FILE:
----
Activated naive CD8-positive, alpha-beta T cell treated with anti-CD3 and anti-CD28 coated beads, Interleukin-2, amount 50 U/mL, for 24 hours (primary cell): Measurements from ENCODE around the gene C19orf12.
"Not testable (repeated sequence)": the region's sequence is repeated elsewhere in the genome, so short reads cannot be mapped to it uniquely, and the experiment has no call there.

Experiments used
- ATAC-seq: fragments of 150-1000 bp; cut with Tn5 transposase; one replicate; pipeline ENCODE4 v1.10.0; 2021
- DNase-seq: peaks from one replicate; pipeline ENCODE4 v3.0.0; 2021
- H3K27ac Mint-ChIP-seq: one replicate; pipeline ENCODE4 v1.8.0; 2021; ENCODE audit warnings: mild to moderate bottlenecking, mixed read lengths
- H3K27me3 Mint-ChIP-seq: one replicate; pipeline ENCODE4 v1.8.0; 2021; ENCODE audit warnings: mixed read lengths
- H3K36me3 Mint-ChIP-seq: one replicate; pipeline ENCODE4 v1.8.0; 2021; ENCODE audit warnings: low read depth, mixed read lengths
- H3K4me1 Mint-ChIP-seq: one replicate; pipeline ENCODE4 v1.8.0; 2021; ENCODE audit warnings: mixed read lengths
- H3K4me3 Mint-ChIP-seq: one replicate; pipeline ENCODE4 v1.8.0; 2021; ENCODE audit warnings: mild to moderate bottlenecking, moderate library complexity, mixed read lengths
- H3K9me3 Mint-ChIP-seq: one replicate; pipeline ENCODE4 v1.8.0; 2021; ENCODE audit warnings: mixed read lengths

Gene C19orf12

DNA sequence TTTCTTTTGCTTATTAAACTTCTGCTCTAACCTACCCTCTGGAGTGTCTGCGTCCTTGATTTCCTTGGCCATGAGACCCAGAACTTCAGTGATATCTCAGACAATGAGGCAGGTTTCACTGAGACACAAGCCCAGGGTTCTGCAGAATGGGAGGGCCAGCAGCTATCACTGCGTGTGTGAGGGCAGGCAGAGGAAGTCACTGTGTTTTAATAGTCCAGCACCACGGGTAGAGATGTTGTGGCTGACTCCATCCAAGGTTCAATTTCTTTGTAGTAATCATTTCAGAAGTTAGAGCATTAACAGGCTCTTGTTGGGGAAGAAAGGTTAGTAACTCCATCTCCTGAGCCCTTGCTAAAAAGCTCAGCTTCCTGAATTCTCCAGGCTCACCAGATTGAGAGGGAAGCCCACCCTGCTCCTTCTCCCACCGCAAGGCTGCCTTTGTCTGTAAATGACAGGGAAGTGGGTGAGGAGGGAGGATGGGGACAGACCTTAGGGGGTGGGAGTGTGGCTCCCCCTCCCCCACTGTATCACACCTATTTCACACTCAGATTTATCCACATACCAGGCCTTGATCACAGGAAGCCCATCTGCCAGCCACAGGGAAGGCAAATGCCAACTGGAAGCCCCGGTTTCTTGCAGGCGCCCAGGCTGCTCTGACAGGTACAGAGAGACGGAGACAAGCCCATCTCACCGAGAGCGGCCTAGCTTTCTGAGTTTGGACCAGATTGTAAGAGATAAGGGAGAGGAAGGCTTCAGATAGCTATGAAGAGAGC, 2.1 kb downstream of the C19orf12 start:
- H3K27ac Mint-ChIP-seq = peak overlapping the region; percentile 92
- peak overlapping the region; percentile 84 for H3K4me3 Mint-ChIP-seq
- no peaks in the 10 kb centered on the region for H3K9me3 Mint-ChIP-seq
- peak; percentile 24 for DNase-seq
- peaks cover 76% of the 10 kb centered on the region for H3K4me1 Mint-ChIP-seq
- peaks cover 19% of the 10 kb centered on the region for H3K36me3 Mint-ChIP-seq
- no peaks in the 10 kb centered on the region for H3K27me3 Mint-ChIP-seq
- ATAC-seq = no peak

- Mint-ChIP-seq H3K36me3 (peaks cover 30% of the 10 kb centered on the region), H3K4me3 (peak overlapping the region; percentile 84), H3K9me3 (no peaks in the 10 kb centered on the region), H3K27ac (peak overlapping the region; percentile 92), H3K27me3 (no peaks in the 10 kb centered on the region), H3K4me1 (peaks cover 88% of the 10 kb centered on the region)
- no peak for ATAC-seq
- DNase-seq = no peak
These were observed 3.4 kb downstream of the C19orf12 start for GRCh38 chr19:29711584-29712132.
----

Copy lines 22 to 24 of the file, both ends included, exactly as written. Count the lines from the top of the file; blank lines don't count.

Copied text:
- Mint-ChIP-seq H3K36me3 (peaks cover 30% of the 10 kb centered on the region), H3K4me3 (peak overlapping the region; percentile 84), H3K9me3 (no peaks in the 10 kb centered on the region), H3K27ac (peak overlapping the region; percentile 92), H3K27me3 (no peaks in the 10 kb centered on the region), H3K4me1 (peaks cover 88% of the 10 kb centered on the region)
- no peak for ATAC-seq
- DNase-seq = no peak